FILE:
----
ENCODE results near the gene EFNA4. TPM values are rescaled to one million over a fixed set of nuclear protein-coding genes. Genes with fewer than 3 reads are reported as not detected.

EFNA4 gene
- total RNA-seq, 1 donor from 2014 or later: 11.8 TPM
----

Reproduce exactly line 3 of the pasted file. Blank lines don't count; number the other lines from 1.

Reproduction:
- total RNA-seq, 1 donor from 2014 or later: 11.8 TPM